Mary is a young woman, who has just learnt she is pregnant. She responded with fear (1:29), then confusion (1:34), and finally with belief (1:38). In her culture this would have led to a high likelihood that she would be divorced and shamed for falling pregnant out of wedlock, yet she is willing to be the Lord’s servant. Having received this message from the angel Gabriel she hurries to Elizabeth’s home.
Elizabeth is an older woman, and childless (1:7). In that culture she would have been shamed as a barren woman and a sense of ‘fault’ attributed to Elizabeth for this, either because of her own sinfulness or that of her family line. A woman’s primary purpose was to bear children. I imagine at the water cooler, she was the shunned woman as all of the other woman talked about their children and compared their growth and achievements.
What I love about this passage is the way God is turning the world upside down before he was even born. Elizabeth an older barren woman is to have a child who will pave the way for the Messiah, born of a younger unmarried Mary. More than that, as the two women meet, Elizabeth recognises Mary’s pregnancy by the work of the Spirit and proceeds to proclaim a blessing over her. She does not shun her, she is not excluded or sent away. She is welcomed and greeted with incredible honour. Elizabeth’s own experience of shaming and social judgment has been reversed (1:25) and now she responds to the leading of the Spirit and speaks honour and life over Mary. What might have bought Mary shame and dishonour Elizabeth speaks of in a way that brings joy and honour.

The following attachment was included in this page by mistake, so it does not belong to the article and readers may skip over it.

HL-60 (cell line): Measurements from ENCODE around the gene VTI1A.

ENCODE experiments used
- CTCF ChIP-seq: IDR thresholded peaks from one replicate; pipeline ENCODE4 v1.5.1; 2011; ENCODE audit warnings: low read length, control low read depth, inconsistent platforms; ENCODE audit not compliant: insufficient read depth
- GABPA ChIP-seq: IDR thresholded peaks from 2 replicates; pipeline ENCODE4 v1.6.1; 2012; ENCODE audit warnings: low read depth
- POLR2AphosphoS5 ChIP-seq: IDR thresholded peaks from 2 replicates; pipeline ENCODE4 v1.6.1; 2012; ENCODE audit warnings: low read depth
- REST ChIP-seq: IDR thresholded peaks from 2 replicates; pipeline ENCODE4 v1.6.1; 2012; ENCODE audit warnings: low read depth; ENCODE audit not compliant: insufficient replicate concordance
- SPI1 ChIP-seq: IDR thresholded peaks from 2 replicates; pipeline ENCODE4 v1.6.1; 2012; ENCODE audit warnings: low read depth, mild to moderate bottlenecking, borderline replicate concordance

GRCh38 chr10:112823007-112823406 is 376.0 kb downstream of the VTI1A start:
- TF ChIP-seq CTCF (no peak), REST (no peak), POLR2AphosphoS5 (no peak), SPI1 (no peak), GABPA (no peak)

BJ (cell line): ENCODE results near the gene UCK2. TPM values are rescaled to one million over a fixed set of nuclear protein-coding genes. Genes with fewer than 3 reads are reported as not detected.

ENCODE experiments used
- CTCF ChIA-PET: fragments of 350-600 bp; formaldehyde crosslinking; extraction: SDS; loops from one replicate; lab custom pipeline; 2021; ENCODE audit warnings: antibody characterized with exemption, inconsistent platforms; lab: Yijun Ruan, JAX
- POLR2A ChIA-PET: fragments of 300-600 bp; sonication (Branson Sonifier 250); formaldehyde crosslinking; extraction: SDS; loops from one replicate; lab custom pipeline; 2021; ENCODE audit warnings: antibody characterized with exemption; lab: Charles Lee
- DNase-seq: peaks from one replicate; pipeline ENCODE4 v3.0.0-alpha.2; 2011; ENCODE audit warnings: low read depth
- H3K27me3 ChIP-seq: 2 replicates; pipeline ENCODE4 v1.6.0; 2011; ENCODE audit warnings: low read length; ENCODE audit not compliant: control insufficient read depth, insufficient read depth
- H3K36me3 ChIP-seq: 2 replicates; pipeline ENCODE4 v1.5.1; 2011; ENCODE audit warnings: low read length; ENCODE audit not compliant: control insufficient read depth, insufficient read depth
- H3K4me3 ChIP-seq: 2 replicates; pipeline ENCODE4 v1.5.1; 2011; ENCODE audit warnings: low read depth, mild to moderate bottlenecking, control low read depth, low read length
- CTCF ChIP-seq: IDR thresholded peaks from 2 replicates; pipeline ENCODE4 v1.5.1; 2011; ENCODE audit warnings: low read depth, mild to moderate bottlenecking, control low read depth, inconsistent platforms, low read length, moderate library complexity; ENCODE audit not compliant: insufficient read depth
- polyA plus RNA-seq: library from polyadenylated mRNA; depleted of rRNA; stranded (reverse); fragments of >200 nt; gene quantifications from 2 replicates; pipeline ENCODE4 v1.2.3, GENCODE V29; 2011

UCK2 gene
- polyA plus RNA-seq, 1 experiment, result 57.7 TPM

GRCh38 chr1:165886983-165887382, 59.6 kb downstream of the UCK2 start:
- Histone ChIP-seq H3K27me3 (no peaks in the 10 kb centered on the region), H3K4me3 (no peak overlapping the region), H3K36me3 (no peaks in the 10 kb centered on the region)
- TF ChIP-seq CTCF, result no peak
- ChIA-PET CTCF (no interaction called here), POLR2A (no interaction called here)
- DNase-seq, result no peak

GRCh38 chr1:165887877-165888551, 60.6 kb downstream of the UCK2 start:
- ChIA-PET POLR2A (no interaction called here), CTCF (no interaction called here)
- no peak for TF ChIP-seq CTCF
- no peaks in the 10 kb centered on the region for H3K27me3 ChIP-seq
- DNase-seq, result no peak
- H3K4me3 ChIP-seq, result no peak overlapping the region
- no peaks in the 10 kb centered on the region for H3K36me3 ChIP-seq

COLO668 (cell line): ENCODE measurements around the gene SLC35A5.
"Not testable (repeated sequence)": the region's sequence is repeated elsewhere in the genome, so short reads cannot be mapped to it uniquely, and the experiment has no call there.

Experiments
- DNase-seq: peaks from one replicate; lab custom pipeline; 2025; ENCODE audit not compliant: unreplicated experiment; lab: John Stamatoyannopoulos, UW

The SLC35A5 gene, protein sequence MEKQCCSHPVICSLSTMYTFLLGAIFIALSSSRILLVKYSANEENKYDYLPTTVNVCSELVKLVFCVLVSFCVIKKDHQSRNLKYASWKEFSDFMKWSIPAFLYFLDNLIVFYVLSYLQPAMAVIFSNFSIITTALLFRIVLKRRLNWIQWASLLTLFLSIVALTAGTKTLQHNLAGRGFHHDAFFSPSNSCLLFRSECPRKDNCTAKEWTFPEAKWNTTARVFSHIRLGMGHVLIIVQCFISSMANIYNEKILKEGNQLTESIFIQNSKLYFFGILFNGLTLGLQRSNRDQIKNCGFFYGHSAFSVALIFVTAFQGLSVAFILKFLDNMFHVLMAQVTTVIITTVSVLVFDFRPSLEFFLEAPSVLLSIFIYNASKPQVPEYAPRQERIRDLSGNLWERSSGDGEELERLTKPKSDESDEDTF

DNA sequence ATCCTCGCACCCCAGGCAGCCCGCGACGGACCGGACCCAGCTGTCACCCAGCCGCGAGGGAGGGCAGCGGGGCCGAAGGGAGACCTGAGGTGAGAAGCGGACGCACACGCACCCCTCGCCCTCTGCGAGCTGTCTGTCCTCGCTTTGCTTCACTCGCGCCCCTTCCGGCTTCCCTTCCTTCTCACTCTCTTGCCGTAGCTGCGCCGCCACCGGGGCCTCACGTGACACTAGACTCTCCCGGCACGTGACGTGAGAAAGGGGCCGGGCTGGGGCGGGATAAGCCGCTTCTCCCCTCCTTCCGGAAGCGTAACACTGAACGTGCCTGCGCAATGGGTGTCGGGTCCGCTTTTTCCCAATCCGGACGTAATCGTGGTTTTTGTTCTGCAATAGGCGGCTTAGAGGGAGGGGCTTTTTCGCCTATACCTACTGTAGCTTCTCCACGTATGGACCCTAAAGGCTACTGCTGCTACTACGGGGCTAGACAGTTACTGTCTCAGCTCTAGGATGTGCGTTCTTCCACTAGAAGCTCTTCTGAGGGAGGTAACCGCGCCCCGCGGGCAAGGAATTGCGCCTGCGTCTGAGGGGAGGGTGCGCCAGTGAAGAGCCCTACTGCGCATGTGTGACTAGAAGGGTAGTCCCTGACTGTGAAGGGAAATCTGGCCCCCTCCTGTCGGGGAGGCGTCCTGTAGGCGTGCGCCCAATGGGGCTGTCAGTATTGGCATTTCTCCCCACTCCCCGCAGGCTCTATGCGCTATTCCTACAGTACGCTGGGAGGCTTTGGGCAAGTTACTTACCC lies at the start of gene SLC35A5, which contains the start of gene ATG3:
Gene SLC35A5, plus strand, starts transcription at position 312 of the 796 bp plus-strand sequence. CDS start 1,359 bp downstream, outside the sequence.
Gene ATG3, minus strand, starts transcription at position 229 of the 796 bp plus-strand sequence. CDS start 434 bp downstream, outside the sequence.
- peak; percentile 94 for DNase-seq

Jesus turned many social customs on their heads, bringing honour to those who had been dishonoured, welcoming those who had been excluded and lifting the lowly and downtrodden. Even before he is born, we see God at work here through his Spirit demonstrating the values of his Kingdom. How might we today seek to be responsive to God’s Spirit and demonstrate his Kingdom values in our lives?